This is about to get a little meta:
I’m sharing an article about curation in a newsletter about newsletters for a brand that supports curated newsletters.
We all know information overload is a problem. There are seemingly infinite amounts of content (picture: drinking water from a fire hose), and the social algorithms that filter it for us prioritize new content over really good content.
In this article, The Future is Creation via Curation, Kazuki Nakayashiki proposes that the emerging curator economy (one in which those who share genuinely informative content get paid to do so) will grow to sift through the saturation.
“Proper content creation is about understanding the limited amount of time other people have to consume content.
The best content creators absorb huge amounts of information for us and render the best of it down into genuinely interesting and entertaining highlights that communicate both the original content and their take on it.
While it’s a lot more work than simply clicking the share button, it’s also a far more valuable service. Content curation cuts through that overwhelming flood of content, rather than contributing to it.”
Nakayashiki proposes a future in which quality curation yields knowledge management and community growth. It’s very much aligned with the idea of worldbuilding.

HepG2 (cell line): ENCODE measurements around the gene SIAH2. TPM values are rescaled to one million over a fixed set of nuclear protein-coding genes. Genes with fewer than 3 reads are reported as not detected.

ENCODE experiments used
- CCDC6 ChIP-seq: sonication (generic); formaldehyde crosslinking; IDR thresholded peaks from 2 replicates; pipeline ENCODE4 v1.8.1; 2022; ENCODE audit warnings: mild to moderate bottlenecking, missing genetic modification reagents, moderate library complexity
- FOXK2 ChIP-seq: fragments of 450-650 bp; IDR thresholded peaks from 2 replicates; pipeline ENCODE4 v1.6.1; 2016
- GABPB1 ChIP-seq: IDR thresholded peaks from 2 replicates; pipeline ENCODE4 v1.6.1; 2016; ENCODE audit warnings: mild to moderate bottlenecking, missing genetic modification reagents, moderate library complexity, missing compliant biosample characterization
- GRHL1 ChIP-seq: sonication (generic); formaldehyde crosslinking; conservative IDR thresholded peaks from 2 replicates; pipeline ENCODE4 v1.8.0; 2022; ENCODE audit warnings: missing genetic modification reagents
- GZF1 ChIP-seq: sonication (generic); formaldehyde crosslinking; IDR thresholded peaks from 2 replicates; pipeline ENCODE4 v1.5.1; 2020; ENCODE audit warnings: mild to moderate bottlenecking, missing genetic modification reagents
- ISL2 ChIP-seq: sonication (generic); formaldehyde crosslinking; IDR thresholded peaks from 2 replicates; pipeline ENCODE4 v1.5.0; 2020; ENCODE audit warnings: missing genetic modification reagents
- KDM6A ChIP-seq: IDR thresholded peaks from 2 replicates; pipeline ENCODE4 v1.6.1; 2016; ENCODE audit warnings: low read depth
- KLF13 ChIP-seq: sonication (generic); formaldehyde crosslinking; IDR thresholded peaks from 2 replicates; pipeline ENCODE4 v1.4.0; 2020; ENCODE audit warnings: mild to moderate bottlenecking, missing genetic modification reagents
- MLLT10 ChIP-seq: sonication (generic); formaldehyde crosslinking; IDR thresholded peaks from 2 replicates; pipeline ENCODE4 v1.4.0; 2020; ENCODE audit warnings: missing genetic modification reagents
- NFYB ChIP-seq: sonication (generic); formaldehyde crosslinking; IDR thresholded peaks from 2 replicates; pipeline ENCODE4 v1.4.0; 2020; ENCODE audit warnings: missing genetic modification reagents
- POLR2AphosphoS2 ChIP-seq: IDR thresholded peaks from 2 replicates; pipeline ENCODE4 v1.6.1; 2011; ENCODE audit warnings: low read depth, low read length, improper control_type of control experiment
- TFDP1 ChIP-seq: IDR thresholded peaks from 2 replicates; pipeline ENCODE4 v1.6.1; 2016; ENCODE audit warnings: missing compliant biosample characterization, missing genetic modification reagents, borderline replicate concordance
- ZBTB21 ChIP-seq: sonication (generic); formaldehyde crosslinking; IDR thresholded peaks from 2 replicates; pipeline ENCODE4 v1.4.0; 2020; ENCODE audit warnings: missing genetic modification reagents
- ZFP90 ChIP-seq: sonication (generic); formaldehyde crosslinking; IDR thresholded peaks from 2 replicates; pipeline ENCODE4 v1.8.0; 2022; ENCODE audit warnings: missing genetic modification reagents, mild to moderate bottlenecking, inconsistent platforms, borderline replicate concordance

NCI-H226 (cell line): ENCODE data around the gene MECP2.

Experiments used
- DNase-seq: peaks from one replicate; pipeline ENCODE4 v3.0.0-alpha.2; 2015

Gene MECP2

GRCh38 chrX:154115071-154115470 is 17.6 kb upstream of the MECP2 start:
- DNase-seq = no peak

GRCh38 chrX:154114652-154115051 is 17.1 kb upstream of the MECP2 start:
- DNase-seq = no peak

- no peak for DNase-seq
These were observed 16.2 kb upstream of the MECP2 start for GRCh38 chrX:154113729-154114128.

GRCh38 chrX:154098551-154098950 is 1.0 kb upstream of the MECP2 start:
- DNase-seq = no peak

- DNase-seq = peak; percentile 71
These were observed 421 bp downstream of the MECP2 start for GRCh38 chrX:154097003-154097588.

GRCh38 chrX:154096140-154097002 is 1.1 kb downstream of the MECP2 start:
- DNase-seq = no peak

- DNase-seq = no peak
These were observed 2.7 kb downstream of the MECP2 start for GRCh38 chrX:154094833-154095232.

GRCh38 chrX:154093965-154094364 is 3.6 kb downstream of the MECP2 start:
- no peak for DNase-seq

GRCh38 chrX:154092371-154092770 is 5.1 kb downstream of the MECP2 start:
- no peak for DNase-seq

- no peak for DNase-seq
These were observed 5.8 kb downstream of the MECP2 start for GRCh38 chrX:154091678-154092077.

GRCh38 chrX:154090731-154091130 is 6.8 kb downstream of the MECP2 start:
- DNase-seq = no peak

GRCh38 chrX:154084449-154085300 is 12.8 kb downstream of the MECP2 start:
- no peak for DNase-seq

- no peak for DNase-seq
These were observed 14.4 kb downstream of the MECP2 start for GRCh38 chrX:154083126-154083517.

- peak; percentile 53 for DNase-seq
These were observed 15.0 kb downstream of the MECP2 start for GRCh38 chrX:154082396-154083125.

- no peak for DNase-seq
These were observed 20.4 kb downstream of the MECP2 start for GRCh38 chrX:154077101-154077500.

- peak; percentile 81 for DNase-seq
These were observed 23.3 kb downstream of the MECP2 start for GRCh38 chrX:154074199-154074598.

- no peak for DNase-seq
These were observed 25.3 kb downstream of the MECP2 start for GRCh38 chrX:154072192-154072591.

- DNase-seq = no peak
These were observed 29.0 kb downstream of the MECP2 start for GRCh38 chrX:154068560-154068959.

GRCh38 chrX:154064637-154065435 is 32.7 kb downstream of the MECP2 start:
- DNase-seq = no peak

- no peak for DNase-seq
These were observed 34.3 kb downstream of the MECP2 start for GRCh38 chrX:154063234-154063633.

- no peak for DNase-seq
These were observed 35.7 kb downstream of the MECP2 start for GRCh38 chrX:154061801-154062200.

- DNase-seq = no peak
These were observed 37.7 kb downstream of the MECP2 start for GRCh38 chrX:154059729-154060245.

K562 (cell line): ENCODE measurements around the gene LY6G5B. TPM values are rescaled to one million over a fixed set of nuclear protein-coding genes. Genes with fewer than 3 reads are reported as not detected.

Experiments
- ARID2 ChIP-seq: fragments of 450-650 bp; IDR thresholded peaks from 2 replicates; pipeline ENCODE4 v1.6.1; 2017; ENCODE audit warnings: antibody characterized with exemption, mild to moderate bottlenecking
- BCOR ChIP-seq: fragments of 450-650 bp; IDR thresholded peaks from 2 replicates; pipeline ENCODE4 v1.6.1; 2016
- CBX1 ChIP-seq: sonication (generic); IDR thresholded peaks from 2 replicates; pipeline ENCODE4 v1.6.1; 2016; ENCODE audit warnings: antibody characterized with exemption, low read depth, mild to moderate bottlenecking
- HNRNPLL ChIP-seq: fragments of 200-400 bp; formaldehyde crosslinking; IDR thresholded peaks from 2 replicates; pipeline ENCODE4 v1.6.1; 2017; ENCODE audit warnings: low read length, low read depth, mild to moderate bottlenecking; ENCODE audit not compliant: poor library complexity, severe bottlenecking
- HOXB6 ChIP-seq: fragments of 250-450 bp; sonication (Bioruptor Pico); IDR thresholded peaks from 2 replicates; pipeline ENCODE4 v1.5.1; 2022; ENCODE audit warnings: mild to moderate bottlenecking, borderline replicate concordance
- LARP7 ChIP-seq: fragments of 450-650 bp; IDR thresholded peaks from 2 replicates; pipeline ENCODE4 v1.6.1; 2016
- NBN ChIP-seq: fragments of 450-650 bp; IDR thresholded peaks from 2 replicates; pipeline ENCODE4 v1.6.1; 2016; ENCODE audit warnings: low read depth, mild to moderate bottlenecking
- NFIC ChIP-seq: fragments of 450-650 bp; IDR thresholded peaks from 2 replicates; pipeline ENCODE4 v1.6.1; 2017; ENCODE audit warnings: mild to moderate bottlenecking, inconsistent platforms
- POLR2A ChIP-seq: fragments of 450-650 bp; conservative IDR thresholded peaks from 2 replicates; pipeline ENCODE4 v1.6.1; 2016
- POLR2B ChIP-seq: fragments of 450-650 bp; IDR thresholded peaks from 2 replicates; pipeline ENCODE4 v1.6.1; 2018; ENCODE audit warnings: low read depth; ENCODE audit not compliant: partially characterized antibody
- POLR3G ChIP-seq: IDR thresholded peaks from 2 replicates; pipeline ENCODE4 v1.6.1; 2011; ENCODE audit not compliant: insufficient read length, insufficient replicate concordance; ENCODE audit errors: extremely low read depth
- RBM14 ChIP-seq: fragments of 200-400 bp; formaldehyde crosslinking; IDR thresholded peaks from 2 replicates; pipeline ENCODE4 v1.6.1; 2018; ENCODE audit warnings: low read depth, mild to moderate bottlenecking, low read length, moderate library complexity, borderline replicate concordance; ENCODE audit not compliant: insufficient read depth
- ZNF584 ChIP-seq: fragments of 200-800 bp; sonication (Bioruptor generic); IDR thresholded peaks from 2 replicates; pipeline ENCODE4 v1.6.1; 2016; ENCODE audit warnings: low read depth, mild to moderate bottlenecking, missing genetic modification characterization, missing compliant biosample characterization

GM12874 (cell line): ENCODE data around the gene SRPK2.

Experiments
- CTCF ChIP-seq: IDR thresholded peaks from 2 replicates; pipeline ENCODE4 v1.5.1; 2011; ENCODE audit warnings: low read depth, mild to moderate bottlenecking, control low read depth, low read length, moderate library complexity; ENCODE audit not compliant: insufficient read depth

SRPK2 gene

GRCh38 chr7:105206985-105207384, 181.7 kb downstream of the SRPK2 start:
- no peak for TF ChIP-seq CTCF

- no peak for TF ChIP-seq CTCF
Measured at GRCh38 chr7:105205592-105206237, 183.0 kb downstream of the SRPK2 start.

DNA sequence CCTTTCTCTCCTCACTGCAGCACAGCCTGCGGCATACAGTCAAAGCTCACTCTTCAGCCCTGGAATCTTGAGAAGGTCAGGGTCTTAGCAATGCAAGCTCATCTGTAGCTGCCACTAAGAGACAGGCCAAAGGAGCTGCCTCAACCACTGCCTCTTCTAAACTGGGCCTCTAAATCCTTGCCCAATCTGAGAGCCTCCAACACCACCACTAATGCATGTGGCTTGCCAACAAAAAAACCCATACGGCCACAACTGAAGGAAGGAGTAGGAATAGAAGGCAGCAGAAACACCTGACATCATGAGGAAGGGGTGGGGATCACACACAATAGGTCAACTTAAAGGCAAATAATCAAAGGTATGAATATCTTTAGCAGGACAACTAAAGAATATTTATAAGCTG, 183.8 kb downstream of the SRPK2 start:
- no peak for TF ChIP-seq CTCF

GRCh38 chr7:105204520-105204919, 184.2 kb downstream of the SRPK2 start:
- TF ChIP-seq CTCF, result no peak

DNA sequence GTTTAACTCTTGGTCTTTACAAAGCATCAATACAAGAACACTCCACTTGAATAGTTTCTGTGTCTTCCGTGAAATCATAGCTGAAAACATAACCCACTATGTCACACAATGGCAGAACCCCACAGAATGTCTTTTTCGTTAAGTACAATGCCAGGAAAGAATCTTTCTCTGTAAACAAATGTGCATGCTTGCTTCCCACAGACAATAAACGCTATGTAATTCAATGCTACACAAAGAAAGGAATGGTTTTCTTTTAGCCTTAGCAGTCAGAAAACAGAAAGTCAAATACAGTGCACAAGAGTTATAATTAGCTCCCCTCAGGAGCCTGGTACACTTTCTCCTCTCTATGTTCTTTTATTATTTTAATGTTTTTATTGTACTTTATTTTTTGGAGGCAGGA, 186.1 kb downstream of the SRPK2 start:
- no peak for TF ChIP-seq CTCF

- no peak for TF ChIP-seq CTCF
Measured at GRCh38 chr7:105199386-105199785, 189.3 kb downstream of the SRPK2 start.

To the curators in the crowd, do you add your take? Or do you drop a link and let the reader take it from there?
Remember when real humans chose the content we would see on social media? Today, algorithms and AI control the scroll.
“In the future, curators could be independent experts in their fields working side-by-side with AI in what Bhaskar calls a ‘blended approach.’ There certainly seems to be a demand for this kind of personal, expert recommendation – 2020 saw an email newsletter boom...”
Potential benefits to a blended approach:
Quandaries: If we’re speculating a more human social media experience, are we really just saying social media should be more like subscribing to newsletters?
I feel like I just started a “What is art? Is art art?” sort of internal debate in my mind.
Do you want the two to be more alike?
Related: Consider adopting these 5 steps for both content creation and curation.
Sure, you have your go-to sources for curation, but are you using Twitter hashtags? According to Pankaj Narang, curation can up your game on Twitter, too (insert some analogy about feeding a worm to a little bluebird here).